Eleventh Sunday after Pentecost - Year C
August 12, 2007
Eleventh Sunday after Pentecost - Year C
August 12, 2007
Let us pray: O God, may the words that I speak and the thoughts and actions that these words inspire be faithful to you and may they tell of your glory. Amen.
It was a thoroughly modern conversation. I cannot imagine it happening even a couple of years ago. There we were sitting around the table at the reception after the wedding of Coral and Steve. Our friend Bob was across the table from me, and sometime during the meal he looked over at me and said, “Peter, you are up on the internet, have you heard the name Paul Potts?”. I hadn’t, so Bob gave me a quick summary of Paul Potts.
Has anyone here heard of him? I’m sure if you haven’t you’ll want to do some of your own research, after hearing what I have to say about him. That’s what I did this week, once a quick email to Bob cleared up the spelling of Paul Potts name. I must admit when I first heard it, I thought we were talking about a former Cambodian dictator.
A British equivalent to the American Idol program is called Britain’s Got Talent. In one of the early qualifying shows, Paul Potts, an unassuming cell phone salesman walked shyly out on stage and told the panel he was going to sing opera. This is all recorded on YouTube, so you can see the performance for yourself. The three judges including the surly Simon Cowell who is also featured on American Idol were all watching with half an interest, obviously not expecting much from this small, some might even say strange looking man. Then he began to sing. The piece was Nessun Dorma, and he was barely into it when the crowd started to cheer. As he continued, the crowd got louder with their clapping and their cheering and he finished to a standing ovation from not only the gathered crowd, but the three judges as well. To make a long story short, Paul Potts went on to become the ultimate winner. He was signed to a recording contract by the very same Simon Cowell. Paul Potts has a great voice, but the real magic about him, and the thing that captured the imagination of the British public and now the world is the rags to riches story. This man had sung opera in a couple of amateur productions. He had paid for his own lessons. He was not a professional in any way, and he was incredibly shy but when he opens his mouth to sing something magical happens. He attributes some of his shyness to having been bullied when he was young. You can read about him in many different places on the internet. There is a Paul Potts web site and wikipedia has an article about him - all since sometime in June of this year.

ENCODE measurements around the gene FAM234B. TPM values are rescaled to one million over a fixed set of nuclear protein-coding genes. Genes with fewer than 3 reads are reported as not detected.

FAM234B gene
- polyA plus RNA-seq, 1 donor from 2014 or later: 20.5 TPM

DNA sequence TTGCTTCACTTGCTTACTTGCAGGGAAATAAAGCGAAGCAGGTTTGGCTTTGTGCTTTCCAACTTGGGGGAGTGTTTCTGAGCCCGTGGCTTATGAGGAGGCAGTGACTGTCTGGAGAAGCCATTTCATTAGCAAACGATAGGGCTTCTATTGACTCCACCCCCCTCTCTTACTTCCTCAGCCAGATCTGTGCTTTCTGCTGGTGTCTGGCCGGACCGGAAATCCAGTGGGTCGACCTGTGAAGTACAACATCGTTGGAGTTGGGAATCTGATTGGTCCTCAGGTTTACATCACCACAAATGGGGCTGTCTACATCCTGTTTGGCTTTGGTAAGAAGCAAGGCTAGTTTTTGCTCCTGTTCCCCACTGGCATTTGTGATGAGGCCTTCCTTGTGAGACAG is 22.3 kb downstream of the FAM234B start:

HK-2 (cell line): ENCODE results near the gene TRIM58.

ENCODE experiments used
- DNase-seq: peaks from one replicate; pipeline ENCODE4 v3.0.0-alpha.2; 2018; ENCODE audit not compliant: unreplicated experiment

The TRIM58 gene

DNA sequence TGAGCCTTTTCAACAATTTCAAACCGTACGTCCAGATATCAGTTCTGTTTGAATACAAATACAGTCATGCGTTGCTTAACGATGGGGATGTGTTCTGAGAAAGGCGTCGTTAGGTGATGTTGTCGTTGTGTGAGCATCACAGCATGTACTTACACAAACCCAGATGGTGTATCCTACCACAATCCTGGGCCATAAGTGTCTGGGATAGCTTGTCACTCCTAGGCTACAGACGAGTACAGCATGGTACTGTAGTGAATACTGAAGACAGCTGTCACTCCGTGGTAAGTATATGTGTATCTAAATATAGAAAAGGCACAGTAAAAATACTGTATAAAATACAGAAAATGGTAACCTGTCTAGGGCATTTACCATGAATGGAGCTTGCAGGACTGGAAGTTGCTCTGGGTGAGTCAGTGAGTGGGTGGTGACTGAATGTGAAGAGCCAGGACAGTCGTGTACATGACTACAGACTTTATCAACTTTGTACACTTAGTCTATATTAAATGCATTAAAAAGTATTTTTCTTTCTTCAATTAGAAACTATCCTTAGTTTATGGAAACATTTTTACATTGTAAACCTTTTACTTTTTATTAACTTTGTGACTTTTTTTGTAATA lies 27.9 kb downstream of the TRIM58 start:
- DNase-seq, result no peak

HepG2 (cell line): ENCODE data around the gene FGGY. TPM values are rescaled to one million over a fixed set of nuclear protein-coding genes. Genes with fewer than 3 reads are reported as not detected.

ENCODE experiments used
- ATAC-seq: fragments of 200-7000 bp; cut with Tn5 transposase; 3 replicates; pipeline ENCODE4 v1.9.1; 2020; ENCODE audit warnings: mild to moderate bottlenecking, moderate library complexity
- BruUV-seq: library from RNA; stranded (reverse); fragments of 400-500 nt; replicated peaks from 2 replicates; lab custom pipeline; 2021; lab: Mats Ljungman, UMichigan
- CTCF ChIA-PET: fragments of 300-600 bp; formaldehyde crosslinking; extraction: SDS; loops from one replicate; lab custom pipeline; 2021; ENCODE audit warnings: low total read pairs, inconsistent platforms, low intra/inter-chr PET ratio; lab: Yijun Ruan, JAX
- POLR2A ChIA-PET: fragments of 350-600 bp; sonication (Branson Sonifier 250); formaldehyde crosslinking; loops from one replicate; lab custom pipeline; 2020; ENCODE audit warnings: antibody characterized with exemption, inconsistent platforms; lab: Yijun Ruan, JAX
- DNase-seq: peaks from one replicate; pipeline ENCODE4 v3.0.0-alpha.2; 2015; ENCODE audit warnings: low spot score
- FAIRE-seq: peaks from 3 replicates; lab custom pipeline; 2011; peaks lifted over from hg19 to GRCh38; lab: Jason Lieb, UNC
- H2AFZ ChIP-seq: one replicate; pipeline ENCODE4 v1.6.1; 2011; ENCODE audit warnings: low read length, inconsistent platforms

I would not be telling you this story except for the fact that in one of the youtube videos, we see Paul Potts being interviewed after his winning performance. During the interview he says this “I should have more faith in myself, and I’m working on that...” It seems something of an incredible statement. He has just sung for a national audience that probably numbered in the millions if you consider everyone watching the show that night, and for probably the sixth or seventh time. He is the subject of a national craze by fans who wanted him to win - not the least reason being the rags to riches, shy and humble underdog aspect of the story, and yet he still expresses the feeling that he needs to work on achieving faith in himself.